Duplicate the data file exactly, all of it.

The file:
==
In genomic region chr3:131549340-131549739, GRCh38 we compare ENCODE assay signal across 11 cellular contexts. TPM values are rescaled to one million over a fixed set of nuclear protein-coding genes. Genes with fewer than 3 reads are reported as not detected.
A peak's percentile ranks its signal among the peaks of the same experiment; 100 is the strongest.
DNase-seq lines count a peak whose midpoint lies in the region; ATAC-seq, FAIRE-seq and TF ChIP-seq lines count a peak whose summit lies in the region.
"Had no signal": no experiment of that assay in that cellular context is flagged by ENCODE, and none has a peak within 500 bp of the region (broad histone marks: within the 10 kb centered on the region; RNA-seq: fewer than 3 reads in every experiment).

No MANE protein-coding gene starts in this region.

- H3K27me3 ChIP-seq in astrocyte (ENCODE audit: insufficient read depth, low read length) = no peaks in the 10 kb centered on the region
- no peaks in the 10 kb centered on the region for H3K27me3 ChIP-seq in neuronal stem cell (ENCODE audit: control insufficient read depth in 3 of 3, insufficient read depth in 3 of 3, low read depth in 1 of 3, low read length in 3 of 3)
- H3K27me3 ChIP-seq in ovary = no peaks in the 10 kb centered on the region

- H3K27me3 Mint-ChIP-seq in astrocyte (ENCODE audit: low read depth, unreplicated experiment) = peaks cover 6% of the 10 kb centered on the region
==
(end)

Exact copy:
In genomic region chr3:131549340-131549739, GRCh38 we compare ENCODE assay signal across 11 cellular contexts. TPM values are rescaled to one million over a fixed set of nuclear protein-coding genes. Genes with fewer than 3 reads are reported as not detected.
A peak's percentile ranks its signal among the peaks of the same experiment; 100 is the strongest.
DNase-seq lines count a peak whose midpoint lies in the region; ATAC-seq, FAIRE-seq and TF ChIP-seq lines count a peak whose summit lies in the region.
"Had no signal": no experiment of that assay in that cellular context is flagged by ENCODE, and none has a peak within 500 bp of the region (broad histone marks: within the 10 kb centered on the region; RNA-seq: fewer than 3 reads in every experiment).

No MANE protein-coding gene starts in this region.

- H3K27me3 ChIP-seq in astrocyte (ENCODE audit: insufficient read depth, low read length) = no peaks in the 10 kb centered on the region
- no peaks in the 10 kb centered on the region for H3K27me3 ChIP-seq in neuronal stem cell (ENCODE audit: control insufficient read depth in 3 of 3, insufficient read depth in 3 of 3, low read depth in 1 of 3, low read length in 3 of 3)
- H3K27me3 ChIP-seq in ovary = no peaks in the 10 kb centered on the region

- H3K27me3 Mint-ChIP-seq in astrocyte (ENCODE audit: low read depth, unreplicated experiment) = peaks cover 6% of the 10 kb centered on the region